On Mar. 2, when the Army’s top enlisted soldier, Sgt. Maj. of the Army Daniel Dailey, asked a room full of soldiers at Joint Base Lewis McChord in Washington to raise their hands if they felt the Army’s tattoo policy was too restrictive, to Dailey’s surprise, almost everyone did. The branch’s current tattoo policy is the creation of Dailey’s predecessor, Sgt. Maj. Raymond Chandler, who took a hard stance on tattoos that made him very unpopular with the enlisted majority. Soldiers with calf or sleeve tattoos were barred from receiving a commission, for life, and could be dishonorably discharged for any new tattoos, reports the military blog, War Is Boring.
The anger some troops feel toward Army leadership may be over its tattoo policy, but it points to a larger problem --- a disconnect between the service’s senior enlisted leader and his charges, the rank-and-file enlisted soldier. If Dailey was surprised that soldiers are still upset over the tattoo policy, what else doesn’t he know about his troops?
Benjamin Franklin nailed it when he said, "Fatigue is the best pillow." True story, Benny. There's nothing like pushing your body so far past exhaustion that you'd willingly, even longingly, take a nap on a concrete slab.
An AH-64D Longbow Apache helicopter lands during a combined arms demonstration as part of South Carolina National Guard Air & Ground Expo 2009 at McEntire Joint National Guard Base, S.C., Oct. 10, 2009. (U.S. Army/Sgt. Roberto Di Giovine)
Welcome to Confessions Of, an occaisional series where Task & Purpose's James Clark solicits hilarious, embarrassing, and revealing stories from troops and vets about their job, billet, or a tour overseas. Are you in an interesting assignment and think you might have something to share? Email firstname.lastname@example.org with your story.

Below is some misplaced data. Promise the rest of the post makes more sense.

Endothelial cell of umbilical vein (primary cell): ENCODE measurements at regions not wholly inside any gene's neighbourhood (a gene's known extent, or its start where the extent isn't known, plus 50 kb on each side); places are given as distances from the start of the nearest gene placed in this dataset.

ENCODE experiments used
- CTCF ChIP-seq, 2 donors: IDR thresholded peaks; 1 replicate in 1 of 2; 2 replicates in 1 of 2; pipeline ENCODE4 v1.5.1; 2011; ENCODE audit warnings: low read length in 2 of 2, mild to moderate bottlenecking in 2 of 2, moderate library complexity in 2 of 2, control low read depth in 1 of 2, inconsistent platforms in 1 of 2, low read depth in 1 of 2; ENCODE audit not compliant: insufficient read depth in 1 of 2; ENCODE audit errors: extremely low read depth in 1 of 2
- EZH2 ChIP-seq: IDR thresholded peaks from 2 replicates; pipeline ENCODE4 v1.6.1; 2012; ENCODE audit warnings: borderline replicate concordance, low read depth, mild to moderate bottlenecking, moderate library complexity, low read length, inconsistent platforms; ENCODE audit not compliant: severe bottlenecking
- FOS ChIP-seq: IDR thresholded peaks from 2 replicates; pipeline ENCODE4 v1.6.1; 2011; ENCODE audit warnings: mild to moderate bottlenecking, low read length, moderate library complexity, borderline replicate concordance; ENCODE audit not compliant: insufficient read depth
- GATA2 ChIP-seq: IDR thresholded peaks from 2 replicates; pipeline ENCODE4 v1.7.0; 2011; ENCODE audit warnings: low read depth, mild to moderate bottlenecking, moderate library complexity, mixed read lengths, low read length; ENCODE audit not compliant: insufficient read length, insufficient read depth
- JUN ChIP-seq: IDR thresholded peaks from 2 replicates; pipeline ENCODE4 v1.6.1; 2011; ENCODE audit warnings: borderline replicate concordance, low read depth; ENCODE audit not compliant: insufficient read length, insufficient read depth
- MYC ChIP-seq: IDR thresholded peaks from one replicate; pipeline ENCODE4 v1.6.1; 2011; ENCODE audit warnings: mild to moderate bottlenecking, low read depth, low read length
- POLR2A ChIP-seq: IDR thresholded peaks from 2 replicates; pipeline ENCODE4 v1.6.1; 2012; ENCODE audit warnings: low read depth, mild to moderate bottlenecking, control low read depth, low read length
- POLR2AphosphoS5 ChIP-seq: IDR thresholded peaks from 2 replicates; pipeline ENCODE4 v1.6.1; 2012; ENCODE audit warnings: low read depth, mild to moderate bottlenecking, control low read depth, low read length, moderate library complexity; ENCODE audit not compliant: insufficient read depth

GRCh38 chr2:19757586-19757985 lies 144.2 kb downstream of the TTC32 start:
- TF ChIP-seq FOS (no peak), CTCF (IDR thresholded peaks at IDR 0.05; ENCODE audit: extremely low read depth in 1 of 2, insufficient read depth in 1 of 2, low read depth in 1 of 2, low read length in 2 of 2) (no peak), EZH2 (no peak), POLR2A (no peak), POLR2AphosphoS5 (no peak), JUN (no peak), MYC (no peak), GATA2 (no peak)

"Nothing is more powerful than a young boy's wish. Except an Apache helicopter. An Apache helicopter has machine guns and missiles. It is an unbelievably impressive complement of weaponry, an absolute death machine."
James Jackson, right, confers with his lawyer during a hearing in criminal court, Wednesday, Jan. 23, 2019, in New York. Jackson, a white supremacist, pled guilty Wednesday to killing a black man with a sword as part of a racist plot that prosecutors described as a hate crime. He faces life in prison when he is sentenced on Feb. 13. (Associated Press/Bebeto Matthews)
White supremacist James Jackson – accused of trying to start a race war by killing a homeless black man in Times Square with a sword — pleaded guilty Wednesday to murder as an act of terrorism.
A soldier plugs his ears during a live fire mission at Yakima Training Center. Photo: Capt. Leslie Reed/U.S. Army
A Texas veteran is suing the company he says knowingly produced and sold defective earplugs which were issued to the U.S. military, leading him and many others to develop hearing problems, including tinnitus.